Power management

Before Windows 98, power management was based on the Advanced Power Management architecture. It was of limited use to most users and the feature was easily broken by the addition of hardware devices or software. Windows XP's power management architecture is based on the ACPI standard and still supports APM. (In Windows 98 ACPI was supported but disabled by default. Windows Me enabled ACPI by default.) It supports multiple levels of sleep states, including critical sleep states when a mobile (or UPS connected) computer is running out of battery power, processor power control (the ability to adjust the speed of the computer's processor on-the-fly to save energy), selective suspend of externally attached (such as USB) devices, and turning off the power to the screen of a laptop when the lid is closed. In addition, it also dims the screen when the laptop has low battery power.

Hibernate mode

When Windows XP hibernates it dumps the entire contents of the RAM to disk and powers down the entire machine. On startup it quickly reloads the data back to RAM. This allows the system to be completely powered off while in hibernate mode. This requires a file the size of the installed RAM to be placed in the system's root directory, using up space even when not in hibernation. Hibernation is enabled by default and can be disabled in order to recover disk space.

The Windows hibernation feature conforms to the S4 Sleep State in the ACPI standard.

Standby (Sleep) mode

When Windows enters standby mode, it turns off all nonessential hardware, including the monitor, hard drives, and removable drives. This means that the system reactivates itself very quickly when "woken up". This does not power down the system. In order to save power without user intervention, a system can be configured to go to standby when idle and then hibernate if not re-activated.

The Windows Standby feature conforms to the S1 and S3 Sleep States in the ACPI standards.

Kernel improvements

The Windows XP kernel is completely different from the kernel of the Windows 9x/Me line of operating systems. As an upgrade of the Windows 2000 kernel, the improvements are major, albeit transparent to the end user. They include some enhancements to the scalability and performance of the system.

Windows XP includes Simultaneous Multithreading Support, or the ability to utilize the Hyper-Threading feature of newer Intel Pentium 4 processors. Simultaneous Multithreading is a processor's ability to process more than one data thread at a time. Intel has described the effect as being more or less 70% that of having the processing power of two processors.

The ability to boot in 30 seconds was a design goal for Windows XP, and Microsoft's developers made efforts to streamline the system as much as possible; many people have found that without extra services Windows XP can boot from the PC's power on self-test (POST) to the Windows GUI in about 30 seconds. The Prefetcher is a significant part of this; it monitors what files are loaded during boot, and optimizes the locations of these files on disk so that less time is spent waiting for the hard drive's heads to move.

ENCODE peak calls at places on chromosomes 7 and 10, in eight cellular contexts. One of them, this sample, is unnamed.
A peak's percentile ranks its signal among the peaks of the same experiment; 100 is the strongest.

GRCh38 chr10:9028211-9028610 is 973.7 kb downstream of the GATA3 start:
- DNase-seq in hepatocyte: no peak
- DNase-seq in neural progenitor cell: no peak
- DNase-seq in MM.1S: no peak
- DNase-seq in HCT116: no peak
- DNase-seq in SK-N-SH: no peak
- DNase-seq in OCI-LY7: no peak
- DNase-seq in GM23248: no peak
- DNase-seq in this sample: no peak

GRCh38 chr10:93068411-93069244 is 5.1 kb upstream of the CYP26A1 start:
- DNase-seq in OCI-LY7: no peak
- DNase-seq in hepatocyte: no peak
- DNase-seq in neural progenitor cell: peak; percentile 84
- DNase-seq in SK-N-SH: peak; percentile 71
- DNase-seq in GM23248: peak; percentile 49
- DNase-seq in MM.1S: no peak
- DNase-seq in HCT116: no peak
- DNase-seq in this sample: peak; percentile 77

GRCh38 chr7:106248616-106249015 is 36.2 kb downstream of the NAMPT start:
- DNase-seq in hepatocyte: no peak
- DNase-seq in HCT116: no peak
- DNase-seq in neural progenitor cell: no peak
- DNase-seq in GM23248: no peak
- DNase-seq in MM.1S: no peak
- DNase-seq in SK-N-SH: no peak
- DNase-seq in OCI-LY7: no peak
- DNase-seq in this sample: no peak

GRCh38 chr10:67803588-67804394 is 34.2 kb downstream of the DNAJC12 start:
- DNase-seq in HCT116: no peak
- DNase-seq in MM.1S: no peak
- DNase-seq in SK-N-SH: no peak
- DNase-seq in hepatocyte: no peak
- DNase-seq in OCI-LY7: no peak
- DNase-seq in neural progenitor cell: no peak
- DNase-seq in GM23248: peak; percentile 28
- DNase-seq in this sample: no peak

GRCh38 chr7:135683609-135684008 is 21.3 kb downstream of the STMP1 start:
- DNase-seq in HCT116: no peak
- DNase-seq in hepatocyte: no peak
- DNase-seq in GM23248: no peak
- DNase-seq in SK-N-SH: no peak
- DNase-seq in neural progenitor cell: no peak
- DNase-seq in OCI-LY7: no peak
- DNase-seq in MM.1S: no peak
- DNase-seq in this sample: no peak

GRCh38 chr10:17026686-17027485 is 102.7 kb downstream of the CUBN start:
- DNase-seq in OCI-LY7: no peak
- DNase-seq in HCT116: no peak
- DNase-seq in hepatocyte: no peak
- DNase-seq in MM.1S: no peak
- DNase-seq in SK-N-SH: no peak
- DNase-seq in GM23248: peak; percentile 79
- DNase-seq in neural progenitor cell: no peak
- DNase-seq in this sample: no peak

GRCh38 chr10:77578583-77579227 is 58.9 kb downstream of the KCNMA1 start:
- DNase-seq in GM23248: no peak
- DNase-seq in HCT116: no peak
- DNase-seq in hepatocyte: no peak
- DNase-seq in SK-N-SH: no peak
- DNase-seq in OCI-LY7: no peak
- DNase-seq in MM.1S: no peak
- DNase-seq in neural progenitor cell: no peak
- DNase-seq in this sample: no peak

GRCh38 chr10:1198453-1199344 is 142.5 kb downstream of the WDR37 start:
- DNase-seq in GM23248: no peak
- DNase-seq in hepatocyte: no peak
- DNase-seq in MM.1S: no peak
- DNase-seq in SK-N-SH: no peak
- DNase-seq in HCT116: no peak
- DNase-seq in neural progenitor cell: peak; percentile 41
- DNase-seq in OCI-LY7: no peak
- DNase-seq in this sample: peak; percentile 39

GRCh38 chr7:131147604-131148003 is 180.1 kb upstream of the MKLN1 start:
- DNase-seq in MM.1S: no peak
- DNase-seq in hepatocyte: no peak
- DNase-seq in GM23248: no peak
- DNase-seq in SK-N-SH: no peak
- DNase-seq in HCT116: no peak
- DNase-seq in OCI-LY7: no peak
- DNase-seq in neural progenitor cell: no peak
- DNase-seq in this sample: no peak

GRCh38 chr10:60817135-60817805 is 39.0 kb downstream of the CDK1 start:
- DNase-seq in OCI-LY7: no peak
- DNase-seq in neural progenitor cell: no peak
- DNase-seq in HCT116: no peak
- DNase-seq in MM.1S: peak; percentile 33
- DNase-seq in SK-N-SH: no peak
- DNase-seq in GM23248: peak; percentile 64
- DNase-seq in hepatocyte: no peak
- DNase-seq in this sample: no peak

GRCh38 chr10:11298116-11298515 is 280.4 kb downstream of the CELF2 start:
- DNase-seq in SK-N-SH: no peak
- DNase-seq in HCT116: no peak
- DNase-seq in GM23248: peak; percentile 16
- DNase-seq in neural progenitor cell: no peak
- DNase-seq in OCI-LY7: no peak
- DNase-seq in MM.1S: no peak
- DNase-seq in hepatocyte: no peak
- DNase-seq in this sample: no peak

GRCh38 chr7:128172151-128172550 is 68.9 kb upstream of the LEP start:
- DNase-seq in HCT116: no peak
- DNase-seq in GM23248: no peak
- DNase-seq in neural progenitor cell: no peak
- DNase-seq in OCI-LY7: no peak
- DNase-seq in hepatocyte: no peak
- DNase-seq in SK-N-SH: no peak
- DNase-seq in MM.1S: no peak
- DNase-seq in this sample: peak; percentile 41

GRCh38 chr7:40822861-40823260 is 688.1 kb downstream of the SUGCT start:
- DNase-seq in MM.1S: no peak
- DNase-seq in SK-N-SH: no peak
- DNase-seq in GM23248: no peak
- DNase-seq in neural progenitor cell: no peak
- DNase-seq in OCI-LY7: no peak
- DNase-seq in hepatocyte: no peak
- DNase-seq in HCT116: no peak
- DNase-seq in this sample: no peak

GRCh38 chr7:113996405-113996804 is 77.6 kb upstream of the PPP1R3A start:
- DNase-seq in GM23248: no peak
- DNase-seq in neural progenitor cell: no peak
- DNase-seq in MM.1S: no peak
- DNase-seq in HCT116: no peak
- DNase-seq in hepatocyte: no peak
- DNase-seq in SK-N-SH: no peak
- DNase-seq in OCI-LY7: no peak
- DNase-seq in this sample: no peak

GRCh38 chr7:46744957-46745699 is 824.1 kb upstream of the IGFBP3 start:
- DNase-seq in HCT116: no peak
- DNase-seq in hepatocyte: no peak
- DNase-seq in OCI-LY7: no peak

Application compatibility

As Windows XP merged the consumer and enterprise versions of Windows into one, it folded the user-friendly interface of Windows Me onto the kernel of Windows 2000. A drawback of this is that older software designed for previous versions of Windows may not function. Microsoft addressed this by going to great lengths to improve compatibility with application specific tweaks and shims and providing tools to allow users to try these tweaks and shims on their own applications.

Application isolation & side-by-side assemblies

A common issue in previous versions of Windows was that users frequently suffered from DLL hell, where more than one version of the same Dynamically Linked Library (DLL) was installed on the computer. As software relies on DLLs, using the wrong version could result in non-functional applications, or worse. Windows XP solved this problem by introducing side-by-side assemblies. The technology keeps multiple versions of a DLL in the WinSxS folder and runs them on demand to the appropriate application keeping applications isolated from each other and not using common dependencies.

Windows XP also introduced a new mode of COM object registration called Registration-free COM. This makes it possible for applications that need to install COM objects to store all the required COM registry information in the application's directory, instead of in the global registry, where, strictly speaking, only a single application will ever use it. DLL hell can be substantially avoided using Registration-free COM, the only limitation being it requires at least Windows XP or later Windows versions and that it must not be used for EXE COM servers or system-wide components such as MDAC, MSXML, DirectX or Internet Explorer.